Stoke-on-Trent, the polycentric city formed of six towns, takes its name form the river Trent. The city is the first to greet the river, the third largest in the uk, as it travels south through the midlands. Stoke-on-Trent is often abbreviated to Stoke, and though this seems an obvious convenience, it is somehow telling of the relationship between the city and the river. Being in Stoke, its six towns, and talking to people it is clear that the Trent is an overlooked, even elusive part of the city.
Sometimes we found it with little effort and could approach its banks with ease, but other times it was difficult to reach. More often it was hidden. The Trent turned out to be a river of many characters, sometimes boldly affirming its presence in the landscape and other times a mere brook slowly flowing through tall grass.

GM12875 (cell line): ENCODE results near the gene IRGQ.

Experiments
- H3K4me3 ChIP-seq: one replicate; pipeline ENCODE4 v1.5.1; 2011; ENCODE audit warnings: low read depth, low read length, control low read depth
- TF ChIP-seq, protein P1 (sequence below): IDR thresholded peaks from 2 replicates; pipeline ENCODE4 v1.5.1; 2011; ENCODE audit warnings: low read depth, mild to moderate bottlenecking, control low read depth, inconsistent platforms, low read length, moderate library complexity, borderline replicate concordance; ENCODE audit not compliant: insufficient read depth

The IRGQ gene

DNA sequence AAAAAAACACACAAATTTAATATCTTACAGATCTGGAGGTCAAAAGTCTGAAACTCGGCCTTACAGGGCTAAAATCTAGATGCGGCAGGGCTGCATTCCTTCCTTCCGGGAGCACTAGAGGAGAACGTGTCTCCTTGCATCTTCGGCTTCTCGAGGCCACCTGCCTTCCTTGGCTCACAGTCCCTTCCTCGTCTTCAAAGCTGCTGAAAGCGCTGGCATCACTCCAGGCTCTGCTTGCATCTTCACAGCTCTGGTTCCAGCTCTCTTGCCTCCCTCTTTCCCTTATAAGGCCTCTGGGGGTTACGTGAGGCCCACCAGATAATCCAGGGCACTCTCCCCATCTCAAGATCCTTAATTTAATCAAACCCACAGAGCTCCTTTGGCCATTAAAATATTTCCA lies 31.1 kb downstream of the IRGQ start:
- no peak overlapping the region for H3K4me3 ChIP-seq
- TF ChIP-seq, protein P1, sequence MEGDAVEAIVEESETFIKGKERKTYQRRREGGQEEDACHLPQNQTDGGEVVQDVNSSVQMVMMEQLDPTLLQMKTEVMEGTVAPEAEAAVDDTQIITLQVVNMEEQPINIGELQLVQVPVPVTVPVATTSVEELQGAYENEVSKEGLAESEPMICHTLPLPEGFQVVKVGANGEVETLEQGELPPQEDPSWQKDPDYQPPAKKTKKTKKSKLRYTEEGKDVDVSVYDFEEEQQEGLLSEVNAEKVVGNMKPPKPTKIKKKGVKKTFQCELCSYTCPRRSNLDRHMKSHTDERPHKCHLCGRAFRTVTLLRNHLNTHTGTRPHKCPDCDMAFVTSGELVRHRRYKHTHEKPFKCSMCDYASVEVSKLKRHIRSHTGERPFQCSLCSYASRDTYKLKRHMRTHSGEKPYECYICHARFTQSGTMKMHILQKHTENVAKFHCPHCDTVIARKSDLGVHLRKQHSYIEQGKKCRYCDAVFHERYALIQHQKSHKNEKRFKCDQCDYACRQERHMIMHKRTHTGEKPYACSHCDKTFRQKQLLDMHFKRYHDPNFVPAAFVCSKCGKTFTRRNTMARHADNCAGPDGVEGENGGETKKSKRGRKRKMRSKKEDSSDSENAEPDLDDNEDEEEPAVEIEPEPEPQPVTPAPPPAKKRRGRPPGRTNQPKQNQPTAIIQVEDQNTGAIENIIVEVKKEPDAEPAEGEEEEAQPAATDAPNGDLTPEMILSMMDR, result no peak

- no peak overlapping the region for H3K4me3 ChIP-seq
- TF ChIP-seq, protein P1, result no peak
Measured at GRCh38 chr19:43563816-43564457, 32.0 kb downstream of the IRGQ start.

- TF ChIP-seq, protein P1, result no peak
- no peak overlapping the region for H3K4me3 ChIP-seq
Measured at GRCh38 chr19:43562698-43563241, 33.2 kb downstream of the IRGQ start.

We learned to recognise the clues afforded by the incidental architecture of the city, the fences, the bridges, the small paths. In our wanderings we found another place, another side to the city. One by turns, interesting, strange and beautiful.
The trent is there and like the city itself it has many characters. Even though the river is often dropped from the city’s name it is still a fundamental part of the city, its development, its history and even its identity. Our relationship to the landscape is important, yet sometimes we know very little about the landscape around us.
For us, photography is about searching and looking. It is about understanding through exploration and this is what inspired us to make Trent.
Photographs made in Stoke-on-Trent 2016